Aloe Vera Sunburn Treatment

Aloe vera is well-known for its wide range of healing properties, and aloe vera sunburn remedies are especially popular. The plant has leaves that are filled with a clear gel, which is very rich in nutrients and other substances, including vitamins, minerals, amino acids, polysaccharides, enzymes and much more. When applied to the skin, the gel can provide relief to a range of skin problems, including sunburn.

The aloe vera plant is renowned for its power as a natural skin healer that’s widely used for a variety of complaints. Aloe vera leaves are filled with a cool, clear gel, which contains a wide variety of nutrients and other beneficial chemicals, including enzymes, vitamins, amino acids and many more. The gel can be applied straight to the skin, or can be mixed with other ingredients to create creams, lotions etc, which are formulated to address various skin issues.

Sunburn is one of these, and aloe vera sunburn treatments can be very soothing. Let’s look at using aloe vera for sunburn in more detail.

How does aloe vera help with sunburn?

Aloe vera gel is very cooling – you can feel this effect instantly when it’s applied to the skin. This helps to alleviate that horrible overheating sensation that sunburn brings. The gel also contains natural anti-inflammatories, which may help to promote skin healing while reducing the pain, redness and swollen skin that sunburn often brings. It’s also useful for the later stages of sunburn, when the healing skin starts to itch and peel, as it can help to reduce the itching sensation and keep the skin moisturised.

As well as being applied to the skin, aloe vera can also be used internally. Most people take it in the form of aloe vera juice or capsules, and (provided you’re using a good quality product with high aloe levels), these can provide your body with a range of nutrients that help to create healthy skin from within, and give the immune system a boost, thus promoting healing.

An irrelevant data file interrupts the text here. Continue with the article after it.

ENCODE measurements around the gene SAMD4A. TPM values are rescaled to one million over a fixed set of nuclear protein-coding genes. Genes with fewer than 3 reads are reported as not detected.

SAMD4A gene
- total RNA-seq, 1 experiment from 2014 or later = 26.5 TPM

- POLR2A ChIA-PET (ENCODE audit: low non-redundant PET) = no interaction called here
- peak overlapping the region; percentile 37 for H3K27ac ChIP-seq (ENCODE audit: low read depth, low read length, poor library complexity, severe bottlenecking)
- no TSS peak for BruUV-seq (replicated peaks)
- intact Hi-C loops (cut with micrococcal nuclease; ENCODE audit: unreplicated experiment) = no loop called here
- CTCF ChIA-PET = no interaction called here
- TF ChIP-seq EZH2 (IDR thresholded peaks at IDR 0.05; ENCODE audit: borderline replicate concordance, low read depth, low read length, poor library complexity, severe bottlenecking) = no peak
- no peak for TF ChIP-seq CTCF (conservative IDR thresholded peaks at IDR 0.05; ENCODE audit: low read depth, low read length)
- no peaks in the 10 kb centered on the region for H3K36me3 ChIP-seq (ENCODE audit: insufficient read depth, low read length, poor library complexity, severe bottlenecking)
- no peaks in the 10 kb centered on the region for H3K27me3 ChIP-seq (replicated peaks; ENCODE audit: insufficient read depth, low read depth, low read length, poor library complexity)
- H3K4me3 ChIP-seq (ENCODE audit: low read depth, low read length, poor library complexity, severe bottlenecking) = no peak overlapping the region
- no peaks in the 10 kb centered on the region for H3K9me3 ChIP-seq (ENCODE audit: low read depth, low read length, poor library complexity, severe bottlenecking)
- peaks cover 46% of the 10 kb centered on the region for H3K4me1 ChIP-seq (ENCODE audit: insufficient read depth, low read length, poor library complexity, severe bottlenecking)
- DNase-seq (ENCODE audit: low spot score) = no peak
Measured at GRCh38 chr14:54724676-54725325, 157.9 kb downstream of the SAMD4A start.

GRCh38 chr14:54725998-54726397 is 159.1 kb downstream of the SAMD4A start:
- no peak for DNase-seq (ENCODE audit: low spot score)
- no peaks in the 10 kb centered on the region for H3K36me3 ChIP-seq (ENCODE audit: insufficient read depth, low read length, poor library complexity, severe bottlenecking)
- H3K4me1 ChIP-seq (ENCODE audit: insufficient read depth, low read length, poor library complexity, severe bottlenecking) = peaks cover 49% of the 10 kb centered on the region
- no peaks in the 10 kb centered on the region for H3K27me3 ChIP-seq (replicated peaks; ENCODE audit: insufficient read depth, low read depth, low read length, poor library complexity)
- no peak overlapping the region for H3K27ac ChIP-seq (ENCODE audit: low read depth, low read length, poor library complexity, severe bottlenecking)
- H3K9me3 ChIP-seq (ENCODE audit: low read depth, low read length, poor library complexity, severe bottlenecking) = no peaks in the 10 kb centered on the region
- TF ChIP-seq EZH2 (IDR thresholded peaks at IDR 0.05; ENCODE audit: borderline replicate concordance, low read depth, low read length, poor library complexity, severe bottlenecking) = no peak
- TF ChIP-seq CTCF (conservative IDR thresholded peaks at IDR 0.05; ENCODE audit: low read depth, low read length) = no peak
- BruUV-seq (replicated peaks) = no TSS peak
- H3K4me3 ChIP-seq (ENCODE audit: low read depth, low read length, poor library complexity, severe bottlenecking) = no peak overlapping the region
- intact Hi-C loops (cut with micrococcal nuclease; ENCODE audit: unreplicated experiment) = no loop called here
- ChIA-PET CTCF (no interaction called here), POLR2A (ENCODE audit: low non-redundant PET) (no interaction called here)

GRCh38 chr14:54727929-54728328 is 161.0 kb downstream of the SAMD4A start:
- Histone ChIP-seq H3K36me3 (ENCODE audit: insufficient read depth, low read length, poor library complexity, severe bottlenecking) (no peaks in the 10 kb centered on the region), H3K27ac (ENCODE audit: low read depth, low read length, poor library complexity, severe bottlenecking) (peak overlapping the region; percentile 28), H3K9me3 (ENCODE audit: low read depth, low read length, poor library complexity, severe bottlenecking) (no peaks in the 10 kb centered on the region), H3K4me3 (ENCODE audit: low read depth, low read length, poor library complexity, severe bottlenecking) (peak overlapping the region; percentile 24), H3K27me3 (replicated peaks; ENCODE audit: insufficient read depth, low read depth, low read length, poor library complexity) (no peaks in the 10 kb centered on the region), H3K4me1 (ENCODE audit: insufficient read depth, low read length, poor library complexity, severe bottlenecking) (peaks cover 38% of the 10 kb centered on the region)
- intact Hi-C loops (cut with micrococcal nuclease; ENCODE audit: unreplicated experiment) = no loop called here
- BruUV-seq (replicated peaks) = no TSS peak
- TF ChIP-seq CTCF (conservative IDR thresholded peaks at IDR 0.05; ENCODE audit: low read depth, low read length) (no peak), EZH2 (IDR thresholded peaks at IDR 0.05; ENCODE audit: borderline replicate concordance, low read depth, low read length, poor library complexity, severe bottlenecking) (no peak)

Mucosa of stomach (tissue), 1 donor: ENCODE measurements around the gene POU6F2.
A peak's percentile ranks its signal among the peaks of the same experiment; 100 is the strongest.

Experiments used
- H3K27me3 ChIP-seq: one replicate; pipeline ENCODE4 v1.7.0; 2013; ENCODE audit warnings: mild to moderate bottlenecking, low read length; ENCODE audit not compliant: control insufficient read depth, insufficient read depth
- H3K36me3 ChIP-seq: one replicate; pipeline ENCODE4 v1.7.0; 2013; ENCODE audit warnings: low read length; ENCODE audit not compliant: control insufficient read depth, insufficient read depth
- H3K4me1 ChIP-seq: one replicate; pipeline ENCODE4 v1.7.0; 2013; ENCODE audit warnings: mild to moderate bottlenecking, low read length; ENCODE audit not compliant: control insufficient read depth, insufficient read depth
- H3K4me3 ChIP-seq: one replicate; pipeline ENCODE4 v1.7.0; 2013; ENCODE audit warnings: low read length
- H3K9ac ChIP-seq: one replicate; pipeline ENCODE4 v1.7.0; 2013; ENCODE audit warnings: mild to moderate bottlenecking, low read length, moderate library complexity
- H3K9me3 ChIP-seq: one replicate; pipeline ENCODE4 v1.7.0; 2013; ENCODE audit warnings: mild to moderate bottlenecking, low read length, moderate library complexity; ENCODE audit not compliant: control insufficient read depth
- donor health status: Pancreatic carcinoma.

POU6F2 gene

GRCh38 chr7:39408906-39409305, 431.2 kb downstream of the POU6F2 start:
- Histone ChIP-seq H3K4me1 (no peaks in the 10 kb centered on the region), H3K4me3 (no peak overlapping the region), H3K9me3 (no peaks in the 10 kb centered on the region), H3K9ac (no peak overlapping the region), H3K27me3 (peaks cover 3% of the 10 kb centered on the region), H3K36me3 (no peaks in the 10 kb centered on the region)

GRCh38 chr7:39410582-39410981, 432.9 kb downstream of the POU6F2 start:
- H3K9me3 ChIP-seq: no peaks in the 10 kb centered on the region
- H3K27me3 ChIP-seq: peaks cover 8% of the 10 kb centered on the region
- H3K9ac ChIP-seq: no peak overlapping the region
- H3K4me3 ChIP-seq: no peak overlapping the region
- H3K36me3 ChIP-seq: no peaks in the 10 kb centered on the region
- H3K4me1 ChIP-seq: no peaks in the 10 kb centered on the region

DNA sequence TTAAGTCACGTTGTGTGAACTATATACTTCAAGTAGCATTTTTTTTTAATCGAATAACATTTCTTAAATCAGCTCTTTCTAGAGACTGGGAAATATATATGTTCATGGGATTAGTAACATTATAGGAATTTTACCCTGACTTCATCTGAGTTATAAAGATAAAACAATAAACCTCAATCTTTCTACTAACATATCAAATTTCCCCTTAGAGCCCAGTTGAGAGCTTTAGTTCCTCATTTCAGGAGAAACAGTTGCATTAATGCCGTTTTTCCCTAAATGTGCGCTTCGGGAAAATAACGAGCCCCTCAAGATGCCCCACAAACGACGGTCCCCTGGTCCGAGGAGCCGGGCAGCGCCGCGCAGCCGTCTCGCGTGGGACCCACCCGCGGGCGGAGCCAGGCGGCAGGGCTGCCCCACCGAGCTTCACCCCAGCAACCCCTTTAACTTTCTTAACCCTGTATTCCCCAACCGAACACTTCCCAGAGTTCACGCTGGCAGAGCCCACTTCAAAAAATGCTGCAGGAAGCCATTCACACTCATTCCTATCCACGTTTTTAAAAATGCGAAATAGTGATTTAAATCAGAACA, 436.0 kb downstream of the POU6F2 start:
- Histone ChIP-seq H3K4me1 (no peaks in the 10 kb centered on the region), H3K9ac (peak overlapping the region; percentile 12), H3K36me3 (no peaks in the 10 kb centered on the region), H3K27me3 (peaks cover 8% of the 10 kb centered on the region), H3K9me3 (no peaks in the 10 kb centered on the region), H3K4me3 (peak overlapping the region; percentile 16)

How to use aloe vera for sunburn

Pure aloe vera is excellent for treating sunburn – use either aloe gel alone, or high quality products that contain it as a main ingredient.

The gel can be applied to the skin directly – you can buy pure aloe gel from health stores, some pharmacies, and of course online. You could also grow your own aloe plant, and extract the gel from an aloe leaf by slicing it lengthways and scooping the gel out. Just wash the sunburned skin gently with cool water, and then spread the gel over the affected area. If the sunburn is more severe, you might want to avoid any contact, and instead spray the area with aloe juice (or immerse the skin in it, if practical). Note that if you’re very badly burned, or your sunburn is accompanied by other symptoms such as fever, you should seek medical help.

As well as pure gel, you could make use of the wide range of commercially produced sun products that contain aloe vera – these include sunblock, aftersun etc. You need to be careful here, because unfortunately a lot of companies have jumped on the natural health and aloe vera bandwagons, but their products are filled with potentially harmful ingredients and/or negligible amounts of aloe vera that are unlikely to have much effect. So if you’re using a premade product, look for those made from high quality ingredients with significant amounts of aloe.

So, in summary, aloe vera can be used to help with sunburn in the following ways:

  • Apply pure aloe vera gel (or juice) directly to the skin
  • Use high quality aloe vera creams and other skincare products
  • Take high quality aloe vera juice or capsules to help promote healthy skin from within and support the body in its healing processes

Remember that although aloe vera can be a great way to soothe the symptoms of sunburn, it’s far better to avoid the problem in the first place, so stay safe in the sun by limiting your exposure and using a high SPF sunblock that’s applied regularly.

Disclaimer:

This information is not intended as a substitute for professional medical advice, and you act on it at your own risk.

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